Week eight was by far the most challenging day of teaching as I was placed with 4 deaf students, all of whom wanted to snowboard. While I've been snowboarding for the past seven years, I haven't taken any clinics to help me know how to teach another person how to snowboard. Then there is the fact that the students were all deaf creating a huge obstacle. We made it through the morning with a little frustration and whole lot of laughter (mostly them laughing at me and my terrible sign language skills), but we all had fun which is the most important thing.

The hearing impaired group left for home at lunchtime and I was assigned to help out another group of snowboarders, this time a group of teenage boys. They all live in a house in Denver which is part of a substance abuse program and "last chance" before being sent to juvenile hall. These boys have some crazy stories. One of them stole a car from a drug dealer, was pursued by police in a high speed chase all the way from Denver to Colorado Springs and ended the chase by rolling the car. By the way, he was only fourteen at the time. All the other boys have committed various offenses, primarily having to do with drugs or stealing. Most of them grew up huffing various substances to get high which has resulted in some developmental disorders. But despite all this, they are really great kids. They just haven't been given the chance to prove themselves. When we're on the slopes they lose their identity of juvenile delinquent, and they become kids on snowboards.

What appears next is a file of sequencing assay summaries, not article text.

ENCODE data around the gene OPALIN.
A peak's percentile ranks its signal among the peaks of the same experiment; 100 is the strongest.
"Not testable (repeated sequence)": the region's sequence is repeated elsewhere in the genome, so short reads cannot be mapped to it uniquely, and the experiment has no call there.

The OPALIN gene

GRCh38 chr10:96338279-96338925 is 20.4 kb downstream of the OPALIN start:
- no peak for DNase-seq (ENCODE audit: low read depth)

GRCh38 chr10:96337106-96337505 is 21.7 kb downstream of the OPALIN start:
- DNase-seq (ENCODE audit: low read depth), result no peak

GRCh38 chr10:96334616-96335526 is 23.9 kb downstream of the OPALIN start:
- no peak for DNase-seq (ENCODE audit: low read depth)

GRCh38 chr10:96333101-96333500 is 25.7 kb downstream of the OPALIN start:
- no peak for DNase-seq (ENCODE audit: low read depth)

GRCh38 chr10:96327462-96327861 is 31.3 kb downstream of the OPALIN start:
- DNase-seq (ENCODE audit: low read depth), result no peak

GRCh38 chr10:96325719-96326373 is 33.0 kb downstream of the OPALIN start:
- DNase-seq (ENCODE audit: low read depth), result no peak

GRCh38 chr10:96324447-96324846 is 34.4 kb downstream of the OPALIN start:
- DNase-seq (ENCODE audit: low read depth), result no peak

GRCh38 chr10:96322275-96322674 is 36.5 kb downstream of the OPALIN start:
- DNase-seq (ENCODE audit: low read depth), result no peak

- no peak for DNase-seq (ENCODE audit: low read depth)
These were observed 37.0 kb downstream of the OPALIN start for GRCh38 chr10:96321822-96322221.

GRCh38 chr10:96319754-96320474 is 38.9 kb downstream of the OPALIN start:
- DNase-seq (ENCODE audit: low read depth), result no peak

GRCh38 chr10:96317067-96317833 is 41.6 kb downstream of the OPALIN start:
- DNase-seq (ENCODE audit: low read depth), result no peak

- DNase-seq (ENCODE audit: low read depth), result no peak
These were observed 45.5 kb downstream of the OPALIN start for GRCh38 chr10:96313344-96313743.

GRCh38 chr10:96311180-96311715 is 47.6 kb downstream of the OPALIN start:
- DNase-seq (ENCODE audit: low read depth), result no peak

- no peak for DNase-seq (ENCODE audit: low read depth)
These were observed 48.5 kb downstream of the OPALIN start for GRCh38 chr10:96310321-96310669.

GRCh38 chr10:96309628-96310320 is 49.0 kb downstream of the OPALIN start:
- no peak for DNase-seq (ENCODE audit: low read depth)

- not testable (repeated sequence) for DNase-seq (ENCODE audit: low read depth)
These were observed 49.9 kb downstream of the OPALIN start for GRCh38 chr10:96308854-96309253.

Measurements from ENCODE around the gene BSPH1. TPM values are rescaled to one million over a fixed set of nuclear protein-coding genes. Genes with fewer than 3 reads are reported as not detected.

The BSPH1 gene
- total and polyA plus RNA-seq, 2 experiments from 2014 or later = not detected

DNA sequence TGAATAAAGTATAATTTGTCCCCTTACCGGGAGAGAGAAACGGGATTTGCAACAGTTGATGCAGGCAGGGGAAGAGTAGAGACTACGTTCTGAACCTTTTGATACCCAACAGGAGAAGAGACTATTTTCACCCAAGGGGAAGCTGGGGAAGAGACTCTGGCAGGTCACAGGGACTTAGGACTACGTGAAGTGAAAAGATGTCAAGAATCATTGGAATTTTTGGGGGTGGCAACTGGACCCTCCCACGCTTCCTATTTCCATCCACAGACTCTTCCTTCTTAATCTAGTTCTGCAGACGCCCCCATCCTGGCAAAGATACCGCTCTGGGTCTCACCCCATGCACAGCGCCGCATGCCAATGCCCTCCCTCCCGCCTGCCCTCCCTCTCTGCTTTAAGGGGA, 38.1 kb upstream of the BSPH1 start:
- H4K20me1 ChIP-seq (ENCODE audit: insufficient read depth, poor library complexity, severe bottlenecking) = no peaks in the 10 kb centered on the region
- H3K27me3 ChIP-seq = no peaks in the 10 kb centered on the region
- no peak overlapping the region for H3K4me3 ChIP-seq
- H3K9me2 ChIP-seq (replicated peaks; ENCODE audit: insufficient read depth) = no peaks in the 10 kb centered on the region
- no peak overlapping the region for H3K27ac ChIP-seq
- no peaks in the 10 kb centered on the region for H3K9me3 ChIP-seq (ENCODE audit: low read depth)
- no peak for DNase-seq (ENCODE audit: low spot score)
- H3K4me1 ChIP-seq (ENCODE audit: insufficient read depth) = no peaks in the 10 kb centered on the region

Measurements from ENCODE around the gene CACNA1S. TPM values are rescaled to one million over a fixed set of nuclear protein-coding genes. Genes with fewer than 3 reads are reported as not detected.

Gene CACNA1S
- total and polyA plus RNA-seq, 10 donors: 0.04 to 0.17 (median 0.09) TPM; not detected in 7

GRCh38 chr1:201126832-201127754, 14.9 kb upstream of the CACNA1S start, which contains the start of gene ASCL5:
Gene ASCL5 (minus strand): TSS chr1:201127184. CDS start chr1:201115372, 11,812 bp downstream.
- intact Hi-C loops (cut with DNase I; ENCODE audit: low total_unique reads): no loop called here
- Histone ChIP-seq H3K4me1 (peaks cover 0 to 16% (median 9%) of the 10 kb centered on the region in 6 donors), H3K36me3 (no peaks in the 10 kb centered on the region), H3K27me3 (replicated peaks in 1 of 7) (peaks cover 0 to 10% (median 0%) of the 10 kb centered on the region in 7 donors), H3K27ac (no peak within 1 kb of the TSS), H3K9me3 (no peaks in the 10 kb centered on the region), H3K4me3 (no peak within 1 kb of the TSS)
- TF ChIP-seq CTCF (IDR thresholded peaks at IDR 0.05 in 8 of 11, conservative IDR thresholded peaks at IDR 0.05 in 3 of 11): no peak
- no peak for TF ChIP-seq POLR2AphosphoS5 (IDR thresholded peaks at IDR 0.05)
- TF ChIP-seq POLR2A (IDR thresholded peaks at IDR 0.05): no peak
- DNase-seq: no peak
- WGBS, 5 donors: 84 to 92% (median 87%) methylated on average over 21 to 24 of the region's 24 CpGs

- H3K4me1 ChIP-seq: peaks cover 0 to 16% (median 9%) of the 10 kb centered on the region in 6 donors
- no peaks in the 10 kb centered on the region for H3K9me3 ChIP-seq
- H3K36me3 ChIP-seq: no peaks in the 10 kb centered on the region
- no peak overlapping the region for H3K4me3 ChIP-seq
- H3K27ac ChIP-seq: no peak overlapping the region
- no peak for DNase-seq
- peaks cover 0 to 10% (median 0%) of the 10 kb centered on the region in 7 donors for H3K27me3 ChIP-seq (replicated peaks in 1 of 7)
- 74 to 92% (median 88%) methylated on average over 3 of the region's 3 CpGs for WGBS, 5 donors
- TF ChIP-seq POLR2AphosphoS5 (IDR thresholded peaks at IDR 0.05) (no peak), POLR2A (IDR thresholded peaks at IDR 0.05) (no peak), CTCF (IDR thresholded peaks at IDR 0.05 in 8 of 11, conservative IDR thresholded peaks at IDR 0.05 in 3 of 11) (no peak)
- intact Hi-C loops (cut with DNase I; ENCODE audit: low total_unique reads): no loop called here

Yesterday was week nine and I was again assigned to work with the teenage boys from the group home. We got them off the bunny hill and managed to help them down a blue run. I can only guess how great this made them feel since none of them are very good at showing emotion. I'm hoping it was the highlight of their week because it certainly was mine.

Next week is the tenth and final week of the program which is bittersweet. I'm going to miss it very much, although it will be nice not having to devote fifty percent of my income to gas money!